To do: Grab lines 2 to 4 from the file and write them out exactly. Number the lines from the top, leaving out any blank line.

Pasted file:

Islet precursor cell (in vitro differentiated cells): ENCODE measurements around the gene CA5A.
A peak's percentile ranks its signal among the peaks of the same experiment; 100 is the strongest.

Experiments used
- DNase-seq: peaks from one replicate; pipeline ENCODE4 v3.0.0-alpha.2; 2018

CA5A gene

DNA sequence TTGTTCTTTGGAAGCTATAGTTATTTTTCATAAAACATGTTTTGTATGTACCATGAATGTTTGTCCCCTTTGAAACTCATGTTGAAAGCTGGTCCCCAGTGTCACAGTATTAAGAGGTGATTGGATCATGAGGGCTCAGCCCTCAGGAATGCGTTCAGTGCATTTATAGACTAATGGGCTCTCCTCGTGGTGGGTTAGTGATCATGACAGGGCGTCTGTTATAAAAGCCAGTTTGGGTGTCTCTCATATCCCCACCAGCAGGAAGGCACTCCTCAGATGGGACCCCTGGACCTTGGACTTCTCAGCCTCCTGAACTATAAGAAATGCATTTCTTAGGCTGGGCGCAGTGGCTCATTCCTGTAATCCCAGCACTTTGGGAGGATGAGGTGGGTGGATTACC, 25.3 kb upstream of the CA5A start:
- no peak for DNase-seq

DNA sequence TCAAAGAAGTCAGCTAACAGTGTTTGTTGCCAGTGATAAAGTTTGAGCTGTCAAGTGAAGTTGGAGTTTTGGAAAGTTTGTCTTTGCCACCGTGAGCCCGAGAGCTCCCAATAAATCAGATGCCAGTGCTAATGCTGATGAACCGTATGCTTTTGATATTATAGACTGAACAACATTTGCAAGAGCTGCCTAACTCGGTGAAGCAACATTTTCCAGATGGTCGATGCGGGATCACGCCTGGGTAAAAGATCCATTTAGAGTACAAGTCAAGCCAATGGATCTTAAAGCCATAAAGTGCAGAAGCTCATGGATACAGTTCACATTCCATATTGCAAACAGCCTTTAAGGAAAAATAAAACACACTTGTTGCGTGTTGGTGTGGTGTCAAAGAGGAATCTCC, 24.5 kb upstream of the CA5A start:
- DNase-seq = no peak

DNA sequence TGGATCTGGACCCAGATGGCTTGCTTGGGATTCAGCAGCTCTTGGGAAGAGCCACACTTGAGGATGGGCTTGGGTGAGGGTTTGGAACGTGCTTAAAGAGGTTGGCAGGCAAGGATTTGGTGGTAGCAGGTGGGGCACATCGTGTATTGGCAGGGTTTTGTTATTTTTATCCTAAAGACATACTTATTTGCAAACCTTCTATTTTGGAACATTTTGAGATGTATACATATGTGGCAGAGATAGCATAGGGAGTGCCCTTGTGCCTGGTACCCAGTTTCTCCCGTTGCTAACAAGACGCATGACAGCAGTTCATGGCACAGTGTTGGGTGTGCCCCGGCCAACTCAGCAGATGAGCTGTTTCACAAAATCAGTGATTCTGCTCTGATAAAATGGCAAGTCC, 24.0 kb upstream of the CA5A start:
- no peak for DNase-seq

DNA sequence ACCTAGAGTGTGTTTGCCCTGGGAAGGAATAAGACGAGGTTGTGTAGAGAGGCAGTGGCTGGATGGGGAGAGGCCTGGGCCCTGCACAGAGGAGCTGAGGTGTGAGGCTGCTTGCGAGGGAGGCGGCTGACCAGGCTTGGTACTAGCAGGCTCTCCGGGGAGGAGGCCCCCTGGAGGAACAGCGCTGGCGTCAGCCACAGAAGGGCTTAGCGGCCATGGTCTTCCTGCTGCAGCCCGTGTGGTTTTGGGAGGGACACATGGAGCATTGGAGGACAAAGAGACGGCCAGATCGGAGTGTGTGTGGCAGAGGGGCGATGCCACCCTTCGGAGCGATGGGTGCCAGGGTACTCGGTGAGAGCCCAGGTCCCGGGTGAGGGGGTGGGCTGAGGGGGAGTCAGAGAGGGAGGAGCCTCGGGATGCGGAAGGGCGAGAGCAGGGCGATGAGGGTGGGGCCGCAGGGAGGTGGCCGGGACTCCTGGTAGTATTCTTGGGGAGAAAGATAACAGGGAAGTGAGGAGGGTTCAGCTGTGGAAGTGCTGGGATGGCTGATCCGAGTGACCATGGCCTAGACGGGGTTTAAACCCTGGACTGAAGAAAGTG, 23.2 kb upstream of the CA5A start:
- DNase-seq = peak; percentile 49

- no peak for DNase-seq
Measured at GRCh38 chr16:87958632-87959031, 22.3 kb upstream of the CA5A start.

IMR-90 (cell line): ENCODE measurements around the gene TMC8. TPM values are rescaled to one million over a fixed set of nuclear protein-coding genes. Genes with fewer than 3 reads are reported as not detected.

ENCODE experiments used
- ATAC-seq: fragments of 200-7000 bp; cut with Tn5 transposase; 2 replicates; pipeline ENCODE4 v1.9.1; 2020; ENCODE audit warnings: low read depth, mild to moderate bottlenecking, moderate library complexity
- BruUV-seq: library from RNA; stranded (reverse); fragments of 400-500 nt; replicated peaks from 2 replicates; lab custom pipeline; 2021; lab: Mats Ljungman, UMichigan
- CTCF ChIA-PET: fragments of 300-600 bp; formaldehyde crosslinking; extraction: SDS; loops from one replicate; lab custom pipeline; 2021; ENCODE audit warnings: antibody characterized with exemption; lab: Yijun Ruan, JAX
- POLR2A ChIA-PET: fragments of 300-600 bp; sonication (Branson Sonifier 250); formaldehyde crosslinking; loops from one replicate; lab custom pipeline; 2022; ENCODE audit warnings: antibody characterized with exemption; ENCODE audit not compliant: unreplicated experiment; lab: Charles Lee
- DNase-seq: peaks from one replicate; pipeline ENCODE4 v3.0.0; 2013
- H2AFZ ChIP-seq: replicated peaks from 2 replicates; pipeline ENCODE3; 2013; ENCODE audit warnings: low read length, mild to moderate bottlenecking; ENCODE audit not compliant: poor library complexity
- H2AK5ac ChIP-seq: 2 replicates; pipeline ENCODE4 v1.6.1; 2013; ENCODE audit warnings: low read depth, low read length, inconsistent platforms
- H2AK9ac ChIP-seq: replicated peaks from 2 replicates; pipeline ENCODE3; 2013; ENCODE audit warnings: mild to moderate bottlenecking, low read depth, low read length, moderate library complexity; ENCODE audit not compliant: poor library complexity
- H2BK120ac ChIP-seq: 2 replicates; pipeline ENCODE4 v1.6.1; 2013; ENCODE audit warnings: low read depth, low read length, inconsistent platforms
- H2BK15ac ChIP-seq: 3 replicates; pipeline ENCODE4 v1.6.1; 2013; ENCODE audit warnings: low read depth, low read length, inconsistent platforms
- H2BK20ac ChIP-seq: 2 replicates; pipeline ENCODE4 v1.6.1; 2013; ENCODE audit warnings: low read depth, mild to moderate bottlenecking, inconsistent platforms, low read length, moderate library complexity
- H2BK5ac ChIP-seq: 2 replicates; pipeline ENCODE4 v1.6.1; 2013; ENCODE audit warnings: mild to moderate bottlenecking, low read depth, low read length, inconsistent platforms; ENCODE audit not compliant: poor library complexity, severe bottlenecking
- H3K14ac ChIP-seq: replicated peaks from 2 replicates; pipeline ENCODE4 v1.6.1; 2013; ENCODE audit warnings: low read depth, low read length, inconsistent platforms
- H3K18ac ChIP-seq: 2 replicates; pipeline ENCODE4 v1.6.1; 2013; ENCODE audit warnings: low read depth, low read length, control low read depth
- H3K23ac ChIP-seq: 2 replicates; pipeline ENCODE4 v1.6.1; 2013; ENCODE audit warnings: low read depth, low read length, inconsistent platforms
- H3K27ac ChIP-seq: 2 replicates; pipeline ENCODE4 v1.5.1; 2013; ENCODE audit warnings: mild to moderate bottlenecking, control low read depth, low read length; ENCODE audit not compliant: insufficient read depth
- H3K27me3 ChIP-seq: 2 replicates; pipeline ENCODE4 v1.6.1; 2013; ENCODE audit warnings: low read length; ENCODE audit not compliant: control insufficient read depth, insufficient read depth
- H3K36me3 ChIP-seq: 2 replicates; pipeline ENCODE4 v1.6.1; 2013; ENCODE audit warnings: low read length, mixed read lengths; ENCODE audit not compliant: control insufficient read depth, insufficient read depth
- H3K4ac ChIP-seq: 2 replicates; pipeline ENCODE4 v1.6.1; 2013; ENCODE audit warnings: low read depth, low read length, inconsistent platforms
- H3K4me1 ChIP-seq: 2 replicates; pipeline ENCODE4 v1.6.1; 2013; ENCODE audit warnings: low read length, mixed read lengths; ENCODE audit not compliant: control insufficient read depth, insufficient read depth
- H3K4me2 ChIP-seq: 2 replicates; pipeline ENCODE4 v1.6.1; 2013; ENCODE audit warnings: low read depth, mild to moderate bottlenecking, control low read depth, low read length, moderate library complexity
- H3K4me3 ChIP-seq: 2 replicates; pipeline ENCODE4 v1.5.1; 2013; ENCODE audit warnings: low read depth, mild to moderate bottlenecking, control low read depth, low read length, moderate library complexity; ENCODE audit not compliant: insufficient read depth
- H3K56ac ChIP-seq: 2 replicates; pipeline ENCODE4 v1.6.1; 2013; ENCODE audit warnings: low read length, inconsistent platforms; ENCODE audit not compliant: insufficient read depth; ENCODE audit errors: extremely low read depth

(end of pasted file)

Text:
A peak's percentile ranks its signal among the peaks of the same experiment; 100 is the strongest.

Experiments used
- DNase-seq: peaks from one replicate; pipeline ENCODE4 v3.0.0-alpha.2; 2018